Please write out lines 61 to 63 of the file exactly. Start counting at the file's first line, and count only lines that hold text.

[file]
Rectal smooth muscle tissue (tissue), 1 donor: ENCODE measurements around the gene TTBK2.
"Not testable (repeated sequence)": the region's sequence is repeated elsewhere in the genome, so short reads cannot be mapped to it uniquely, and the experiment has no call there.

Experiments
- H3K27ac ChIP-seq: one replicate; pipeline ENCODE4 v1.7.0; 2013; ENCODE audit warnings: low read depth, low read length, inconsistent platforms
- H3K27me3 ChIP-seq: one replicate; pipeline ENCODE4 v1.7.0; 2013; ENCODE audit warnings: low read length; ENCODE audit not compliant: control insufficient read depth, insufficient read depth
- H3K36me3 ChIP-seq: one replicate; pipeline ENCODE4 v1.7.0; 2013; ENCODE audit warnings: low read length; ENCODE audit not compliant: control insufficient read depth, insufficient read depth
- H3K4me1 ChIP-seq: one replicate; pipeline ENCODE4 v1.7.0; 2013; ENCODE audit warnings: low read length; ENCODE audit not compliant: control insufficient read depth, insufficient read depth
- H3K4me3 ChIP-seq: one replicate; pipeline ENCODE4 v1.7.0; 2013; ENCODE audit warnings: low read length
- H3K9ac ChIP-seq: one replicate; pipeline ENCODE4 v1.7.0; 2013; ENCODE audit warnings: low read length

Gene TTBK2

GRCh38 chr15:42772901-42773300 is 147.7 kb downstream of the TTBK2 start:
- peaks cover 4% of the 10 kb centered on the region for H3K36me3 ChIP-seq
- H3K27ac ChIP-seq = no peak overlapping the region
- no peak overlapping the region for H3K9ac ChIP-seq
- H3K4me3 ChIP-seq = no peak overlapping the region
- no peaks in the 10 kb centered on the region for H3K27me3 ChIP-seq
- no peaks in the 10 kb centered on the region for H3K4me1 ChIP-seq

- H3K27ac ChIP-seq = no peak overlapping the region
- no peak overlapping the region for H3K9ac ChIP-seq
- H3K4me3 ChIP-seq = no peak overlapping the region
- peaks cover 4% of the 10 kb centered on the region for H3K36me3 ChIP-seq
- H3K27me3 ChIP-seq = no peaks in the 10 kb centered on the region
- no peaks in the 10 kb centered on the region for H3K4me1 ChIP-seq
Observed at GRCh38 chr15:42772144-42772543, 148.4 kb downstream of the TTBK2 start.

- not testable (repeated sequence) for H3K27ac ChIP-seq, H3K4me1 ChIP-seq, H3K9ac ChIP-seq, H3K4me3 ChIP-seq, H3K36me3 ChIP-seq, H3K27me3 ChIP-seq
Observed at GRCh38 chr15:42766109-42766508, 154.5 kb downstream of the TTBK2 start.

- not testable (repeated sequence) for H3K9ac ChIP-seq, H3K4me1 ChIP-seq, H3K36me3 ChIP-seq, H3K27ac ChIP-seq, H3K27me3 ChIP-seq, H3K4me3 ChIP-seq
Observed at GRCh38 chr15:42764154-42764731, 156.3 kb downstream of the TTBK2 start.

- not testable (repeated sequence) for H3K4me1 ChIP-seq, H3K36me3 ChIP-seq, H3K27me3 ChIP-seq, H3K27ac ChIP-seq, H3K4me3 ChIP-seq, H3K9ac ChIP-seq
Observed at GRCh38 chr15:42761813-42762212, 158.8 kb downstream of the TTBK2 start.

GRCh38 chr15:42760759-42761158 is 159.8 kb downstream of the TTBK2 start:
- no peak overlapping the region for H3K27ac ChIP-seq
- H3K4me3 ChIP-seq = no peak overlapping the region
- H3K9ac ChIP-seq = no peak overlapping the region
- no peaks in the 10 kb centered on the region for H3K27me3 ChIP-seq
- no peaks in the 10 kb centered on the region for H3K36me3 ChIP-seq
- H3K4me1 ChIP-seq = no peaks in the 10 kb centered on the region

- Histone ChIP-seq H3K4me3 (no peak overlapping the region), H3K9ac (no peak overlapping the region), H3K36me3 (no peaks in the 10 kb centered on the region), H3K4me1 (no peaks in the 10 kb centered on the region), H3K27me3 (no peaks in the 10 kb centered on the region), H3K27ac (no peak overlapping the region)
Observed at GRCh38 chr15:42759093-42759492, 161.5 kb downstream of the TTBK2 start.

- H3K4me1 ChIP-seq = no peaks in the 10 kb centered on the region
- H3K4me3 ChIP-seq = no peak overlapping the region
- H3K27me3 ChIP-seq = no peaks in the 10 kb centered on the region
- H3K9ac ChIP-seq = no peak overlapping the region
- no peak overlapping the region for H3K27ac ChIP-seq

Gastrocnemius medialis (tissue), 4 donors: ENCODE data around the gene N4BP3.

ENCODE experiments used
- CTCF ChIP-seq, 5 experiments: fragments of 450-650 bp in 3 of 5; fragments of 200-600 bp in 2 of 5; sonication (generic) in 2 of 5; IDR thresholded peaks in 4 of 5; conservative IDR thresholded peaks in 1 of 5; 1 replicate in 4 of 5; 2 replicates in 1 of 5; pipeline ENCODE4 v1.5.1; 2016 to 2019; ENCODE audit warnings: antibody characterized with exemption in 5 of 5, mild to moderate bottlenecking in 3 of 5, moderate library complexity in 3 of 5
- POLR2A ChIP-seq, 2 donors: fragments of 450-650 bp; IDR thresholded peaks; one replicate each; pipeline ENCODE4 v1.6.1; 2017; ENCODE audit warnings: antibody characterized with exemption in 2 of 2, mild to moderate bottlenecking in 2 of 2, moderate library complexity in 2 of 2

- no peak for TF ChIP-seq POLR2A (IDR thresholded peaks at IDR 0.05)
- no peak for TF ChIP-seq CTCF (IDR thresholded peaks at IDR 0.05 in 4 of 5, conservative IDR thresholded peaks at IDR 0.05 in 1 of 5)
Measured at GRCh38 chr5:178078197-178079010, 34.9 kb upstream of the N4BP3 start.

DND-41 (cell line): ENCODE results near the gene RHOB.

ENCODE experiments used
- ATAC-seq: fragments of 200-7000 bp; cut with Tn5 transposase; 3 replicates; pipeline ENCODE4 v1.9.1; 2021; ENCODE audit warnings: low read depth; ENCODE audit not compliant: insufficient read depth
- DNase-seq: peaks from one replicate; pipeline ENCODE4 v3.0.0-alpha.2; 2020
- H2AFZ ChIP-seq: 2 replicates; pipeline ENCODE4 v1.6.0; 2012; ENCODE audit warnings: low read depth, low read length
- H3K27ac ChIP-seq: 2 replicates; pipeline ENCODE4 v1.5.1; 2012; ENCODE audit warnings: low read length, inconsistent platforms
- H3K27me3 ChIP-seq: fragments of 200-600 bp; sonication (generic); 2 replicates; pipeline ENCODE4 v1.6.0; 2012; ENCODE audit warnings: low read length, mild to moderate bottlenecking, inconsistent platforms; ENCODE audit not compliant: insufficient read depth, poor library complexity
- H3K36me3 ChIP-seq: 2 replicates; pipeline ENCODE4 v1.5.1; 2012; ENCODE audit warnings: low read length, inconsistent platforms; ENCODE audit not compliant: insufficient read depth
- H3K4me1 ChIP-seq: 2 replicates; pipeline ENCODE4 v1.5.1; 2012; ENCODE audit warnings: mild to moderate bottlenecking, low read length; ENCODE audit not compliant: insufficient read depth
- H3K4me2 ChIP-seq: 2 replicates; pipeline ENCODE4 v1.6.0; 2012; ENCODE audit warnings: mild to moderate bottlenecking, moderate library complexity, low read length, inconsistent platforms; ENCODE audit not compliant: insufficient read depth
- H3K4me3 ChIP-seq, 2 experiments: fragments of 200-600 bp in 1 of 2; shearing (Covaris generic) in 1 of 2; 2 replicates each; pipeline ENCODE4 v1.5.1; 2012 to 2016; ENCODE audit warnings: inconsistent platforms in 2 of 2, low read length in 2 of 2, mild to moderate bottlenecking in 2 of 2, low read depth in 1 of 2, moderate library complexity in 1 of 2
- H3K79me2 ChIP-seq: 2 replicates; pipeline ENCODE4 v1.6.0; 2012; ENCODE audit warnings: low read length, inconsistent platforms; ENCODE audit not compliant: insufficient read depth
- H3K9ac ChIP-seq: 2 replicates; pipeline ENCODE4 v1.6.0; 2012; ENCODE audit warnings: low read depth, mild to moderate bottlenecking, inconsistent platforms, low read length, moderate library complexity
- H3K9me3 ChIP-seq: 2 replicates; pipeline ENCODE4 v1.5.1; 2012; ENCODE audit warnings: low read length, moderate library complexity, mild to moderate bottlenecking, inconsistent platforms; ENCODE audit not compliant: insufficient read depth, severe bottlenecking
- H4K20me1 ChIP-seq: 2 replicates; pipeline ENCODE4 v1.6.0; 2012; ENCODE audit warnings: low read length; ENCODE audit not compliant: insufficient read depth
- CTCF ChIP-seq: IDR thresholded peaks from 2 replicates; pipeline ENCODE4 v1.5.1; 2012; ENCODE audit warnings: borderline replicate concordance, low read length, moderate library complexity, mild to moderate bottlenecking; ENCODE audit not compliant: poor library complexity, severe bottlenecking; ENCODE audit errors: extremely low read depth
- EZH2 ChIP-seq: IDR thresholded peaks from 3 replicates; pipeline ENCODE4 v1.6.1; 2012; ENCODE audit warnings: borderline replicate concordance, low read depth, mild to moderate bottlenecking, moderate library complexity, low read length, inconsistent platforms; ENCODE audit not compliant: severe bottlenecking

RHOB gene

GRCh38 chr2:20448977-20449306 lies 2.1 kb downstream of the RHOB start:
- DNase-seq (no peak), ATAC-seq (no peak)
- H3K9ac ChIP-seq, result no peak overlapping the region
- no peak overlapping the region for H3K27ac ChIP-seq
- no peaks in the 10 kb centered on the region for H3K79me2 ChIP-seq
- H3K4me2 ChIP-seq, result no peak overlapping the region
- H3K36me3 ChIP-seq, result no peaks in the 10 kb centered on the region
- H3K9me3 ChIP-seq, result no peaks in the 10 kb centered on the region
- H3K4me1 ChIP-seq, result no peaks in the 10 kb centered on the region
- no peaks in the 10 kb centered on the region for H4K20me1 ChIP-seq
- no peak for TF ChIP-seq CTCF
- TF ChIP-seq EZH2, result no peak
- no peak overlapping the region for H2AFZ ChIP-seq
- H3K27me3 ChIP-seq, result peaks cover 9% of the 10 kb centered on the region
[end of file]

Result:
- H3K4me2 ChIP-seq: 2 replicates; pipeline ENCODE4 v1.6.0; 2012; ENCODE audit warnings: mild to moderate bottlenecking, moderate library complexity, low read length, inconsistent platforms; ENCODE audit not compliant: insufficient read depth
- H3K4me3 ChIP-seq, 2 experiments: fragments of 200-600 bp in 1 of 2; shearing (Covaris generic) in 1 of 2; 2 replicates each; pipeline ENCODE4 v1.5.1; 2012 to 2016; ENCODE audit warnings: inconsistent platforms in 2 of 2, low read length in 2 of 2, mild to moderate bottlenecking in 2 of 2, low read depth in 1 of 2, moderate library complexity in 1 of 2
- H3K79me2 ChIP-seq: 2 replicates; pipeline ENCODE4 v1.6.0; 2012; ENCODE audit warnings: low read length, inconsistent platforms; ENCODE audit not compliant: insufficient read depth